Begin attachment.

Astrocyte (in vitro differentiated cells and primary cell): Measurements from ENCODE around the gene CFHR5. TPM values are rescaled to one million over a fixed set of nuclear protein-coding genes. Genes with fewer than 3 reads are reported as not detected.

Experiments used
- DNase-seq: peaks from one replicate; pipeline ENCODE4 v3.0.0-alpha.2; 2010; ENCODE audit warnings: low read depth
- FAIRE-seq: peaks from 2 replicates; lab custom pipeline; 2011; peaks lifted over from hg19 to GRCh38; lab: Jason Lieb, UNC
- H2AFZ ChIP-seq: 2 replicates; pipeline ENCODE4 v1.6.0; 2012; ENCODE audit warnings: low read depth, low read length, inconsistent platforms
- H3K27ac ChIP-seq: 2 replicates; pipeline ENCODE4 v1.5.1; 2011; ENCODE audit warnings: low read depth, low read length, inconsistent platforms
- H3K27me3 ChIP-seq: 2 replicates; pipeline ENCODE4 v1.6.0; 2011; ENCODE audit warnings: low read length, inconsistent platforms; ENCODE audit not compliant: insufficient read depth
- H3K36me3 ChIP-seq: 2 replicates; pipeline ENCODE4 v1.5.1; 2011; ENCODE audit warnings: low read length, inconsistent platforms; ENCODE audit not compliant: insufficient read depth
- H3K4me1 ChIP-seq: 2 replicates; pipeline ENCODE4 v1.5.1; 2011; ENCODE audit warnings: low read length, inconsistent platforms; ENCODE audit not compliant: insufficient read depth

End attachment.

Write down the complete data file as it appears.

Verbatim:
Astrocyte (in vitro differentiated cells and primary cell): Measurements from ENCODE around the gene CFHR5. TPM values are rescaled to one million over a fixed set of nuclear protein-coding genes. Genes with fewer than 3 reads are reported as not detected.

Experiments used
- DNase-seq: peaks from one replicate; pipeline ENCODE4 v3.0.0-alpha.2; 2010; ENCODE audit warnings: low read depth
- FAIRE-seq: peaks from 2 replicates; lab custom pipeline; 2011; peaks lifted over from hg19 to GRCh38; lab: Jason Lieb, UNC
- H2AFZ ChIP-seq: 2 replicates; pipeline ENCODE4 v1.6.0; 2012; ENCODE audit warnings: low read depth, low read length, inconsistent platforms
- H3K27ac ChIP-seq: 2 replicates; pipeline ENCODE4 v1.5.1; 2011; ENCODE audit warnings: low read depth, low read length, inconsistent platforms
- H3K27me3 ChIP-seq: 2 replicates; pipeline ENCODE4 v1.6.0; 2011; ENCODE audit warnings: low read length, inconsistent platforms; ENCODE audit not compliant: insufficient read depth
- H3K36me3 ChIP-seq: 2 replicates; pipeline ENCODE4 v1.5.1; 2011; ENCODE audit warnings: low read length, inconsistent platforms; ENCODE audit not compliant: insufficient read depth
- H3K4me1 ChIP-seq: 2 replicates; pipeline ENCODE4 v1.5.1; 2011; ENCODE audit warnings: low read length, inconsistent platforms; ENCODE audit not compliant: insufficient read depth